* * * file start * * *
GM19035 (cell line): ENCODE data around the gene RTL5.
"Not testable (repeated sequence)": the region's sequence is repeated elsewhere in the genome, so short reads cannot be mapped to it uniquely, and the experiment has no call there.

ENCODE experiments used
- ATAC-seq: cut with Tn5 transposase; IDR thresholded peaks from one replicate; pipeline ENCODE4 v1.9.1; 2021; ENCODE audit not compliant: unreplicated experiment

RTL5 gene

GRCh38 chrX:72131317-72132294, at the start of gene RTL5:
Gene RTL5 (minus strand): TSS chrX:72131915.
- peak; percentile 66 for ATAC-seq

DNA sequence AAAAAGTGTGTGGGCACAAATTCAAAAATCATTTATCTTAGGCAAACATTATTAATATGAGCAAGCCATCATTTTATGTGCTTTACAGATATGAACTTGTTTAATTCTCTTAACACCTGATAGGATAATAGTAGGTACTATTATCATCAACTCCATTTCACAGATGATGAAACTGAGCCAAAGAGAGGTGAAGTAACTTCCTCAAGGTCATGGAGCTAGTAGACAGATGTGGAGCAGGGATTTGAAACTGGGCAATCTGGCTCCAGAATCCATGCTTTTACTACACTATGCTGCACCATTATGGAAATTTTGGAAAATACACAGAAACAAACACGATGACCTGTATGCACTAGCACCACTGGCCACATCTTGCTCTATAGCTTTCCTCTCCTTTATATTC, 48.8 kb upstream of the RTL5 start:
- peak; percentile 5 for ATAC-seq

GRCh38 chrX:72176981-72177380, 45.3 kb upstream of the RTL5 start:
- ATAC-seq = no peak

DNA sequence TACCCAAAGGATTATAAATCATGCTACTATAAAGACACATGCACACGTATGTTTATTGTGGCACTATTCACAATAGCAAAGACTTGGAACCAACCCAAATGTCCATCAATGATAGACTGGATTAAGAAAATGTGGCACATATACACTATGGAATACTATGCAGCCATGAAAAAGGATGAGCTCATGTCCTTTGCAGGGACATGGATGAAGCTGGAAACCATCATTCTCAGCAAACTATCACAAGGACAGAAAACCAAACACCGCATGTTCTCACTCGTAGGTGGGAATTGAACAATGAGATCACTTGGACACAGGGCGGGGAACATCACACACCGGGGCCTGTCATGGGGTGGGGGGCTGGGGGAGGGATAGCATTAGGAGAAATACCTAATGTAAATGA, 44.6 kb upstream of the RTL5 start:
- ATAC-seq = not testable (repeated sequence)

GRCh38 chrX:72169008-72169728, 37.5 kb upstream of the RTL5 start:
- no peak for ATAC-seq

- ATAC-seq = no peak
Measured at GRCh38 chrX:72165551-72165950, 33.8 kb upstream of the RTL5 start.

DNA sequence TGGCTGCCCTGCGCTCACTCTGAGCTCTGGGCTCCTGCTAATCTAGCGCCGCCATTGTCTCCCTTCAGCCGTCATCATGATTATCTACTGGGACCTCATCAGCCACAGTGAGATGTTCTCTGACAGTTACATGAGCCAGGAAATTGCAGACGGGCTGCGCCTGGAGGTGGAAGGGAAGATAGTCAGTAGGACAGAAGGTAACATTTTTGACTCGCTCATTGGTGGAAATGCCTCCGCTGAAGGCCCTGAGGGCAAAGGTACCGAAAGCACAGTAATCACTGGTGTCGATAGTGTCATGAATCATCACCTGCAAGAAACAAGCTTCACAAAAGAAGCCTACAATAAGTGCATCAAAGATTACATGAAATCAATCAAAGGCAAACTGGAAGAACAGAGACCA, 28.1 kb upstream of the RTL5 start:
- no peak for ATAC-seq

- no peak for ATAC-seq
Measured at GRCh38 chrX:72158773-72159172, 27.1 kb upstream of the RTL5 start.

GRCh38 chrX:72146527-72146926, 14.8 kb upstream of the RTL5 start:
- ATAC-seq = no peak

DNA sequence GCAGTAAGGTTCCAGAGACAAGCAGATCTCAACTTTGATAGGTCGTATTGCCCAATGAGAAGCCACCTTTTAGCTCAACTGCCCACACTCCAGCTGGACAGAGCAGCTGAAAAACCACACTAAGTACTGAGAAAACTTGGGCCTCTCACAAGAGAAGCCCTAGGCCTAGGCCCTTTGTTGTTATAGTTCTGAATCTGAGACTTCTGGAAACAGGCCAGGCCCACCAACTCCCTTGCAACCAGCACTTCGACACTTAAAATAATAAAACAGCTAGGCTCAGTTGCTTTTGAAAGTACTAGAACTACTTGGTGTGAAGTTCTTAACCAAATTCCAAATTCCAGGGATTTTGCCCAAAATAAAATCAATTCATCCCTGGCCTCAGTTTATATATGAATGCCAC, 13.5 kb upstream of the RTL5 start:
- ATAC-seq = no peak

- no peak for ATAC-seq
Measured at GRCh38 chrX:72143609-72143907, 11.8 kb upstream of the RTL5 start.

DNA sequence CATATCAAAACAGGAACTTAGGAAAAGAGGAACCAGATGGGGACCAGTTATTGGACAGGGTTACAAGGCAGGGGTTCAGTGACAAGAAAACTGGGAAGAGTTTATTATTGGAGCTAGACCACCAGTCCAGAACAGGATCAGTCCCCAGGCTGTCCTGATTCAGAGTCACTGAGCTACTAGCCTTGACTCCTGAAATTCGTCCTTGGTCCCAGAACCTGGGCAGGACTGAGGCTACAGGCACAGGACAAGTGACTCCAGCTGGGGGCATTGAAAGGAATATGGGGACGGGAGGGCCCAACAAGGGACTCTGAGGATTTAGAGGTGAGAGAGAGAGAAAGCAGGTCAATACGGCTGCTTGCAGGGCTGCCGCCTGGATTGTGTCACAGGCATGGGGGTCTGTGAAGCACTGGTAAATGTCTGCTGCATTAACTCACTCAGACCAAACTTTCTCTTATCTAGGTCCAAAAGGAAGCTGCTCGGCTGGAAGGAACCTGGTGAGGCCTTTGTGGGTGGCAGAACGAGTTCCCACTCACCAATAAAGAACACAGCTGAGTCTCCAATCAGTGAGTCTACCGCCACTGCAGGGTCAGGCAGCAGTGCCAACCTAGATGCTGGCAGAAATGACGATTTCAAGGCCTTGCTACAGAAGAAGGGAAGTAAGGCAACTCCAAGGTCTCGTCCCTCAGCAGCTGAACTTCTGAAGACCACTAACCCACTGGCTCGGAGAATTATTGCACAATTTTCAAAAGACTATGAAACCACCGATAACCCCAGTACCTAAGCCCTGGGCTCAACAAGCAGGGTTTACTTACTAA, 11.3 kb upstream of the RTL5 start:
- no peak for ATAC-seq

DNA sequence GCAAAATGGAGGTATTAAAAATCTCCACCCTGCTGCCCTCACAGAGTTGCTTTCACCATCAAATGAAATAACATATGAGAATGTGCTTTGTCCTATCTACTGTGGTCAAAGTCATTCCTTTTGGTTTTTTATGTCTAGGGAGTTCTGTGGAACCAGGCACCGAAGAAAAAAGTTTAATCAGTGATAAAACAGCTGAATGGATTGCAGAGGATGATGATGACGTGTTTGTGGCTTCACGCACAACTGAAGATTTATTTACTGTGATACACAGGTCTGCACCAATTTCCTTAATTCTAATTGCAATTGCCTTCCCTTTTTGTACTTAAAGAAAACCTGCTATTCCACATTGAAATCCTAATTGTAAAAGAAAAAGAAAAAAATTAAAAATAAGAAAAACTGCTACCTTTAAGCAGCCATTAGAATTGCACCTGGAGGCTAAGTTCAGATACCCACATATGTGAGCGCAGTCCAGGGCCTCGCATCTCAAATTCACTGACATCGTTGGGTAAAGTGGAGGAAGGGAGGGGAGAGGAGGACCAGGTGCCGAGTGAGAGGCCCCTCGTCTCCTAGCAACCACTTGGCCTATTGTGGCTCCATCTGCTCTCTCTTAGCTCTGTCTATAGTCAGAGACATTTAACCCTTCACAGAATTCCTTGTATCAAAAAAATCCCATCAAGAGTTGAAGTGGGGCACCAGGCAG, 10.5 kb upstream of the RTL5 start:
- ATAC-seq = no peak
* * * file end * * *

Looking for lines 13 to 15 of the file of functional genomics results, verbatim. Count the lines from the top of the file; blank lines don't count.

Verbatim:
DNA sequence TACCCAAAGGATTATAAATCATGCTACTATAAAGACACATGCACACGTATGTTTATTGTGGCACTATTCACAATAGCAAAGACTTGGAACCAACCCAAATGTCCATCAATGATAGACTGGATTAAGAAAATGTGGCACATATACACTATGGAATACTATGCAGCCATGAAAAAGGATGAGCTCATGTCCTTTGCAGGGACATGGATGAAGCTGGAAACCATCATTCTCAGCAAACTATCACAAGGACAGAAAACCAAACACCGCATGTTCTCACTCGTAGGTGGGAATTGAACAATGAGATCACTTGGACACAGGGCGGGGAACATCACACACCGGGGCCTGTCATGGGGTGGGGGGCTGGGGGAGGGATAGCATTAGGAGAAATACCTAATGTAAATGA, 44.6 kb upstream of the RTL5 start:
- ATAC-seq = not testable (repeated sequence)

GRCh38 chrX:72169008-72169728, 37.5 kb upstream of the RTL5 start: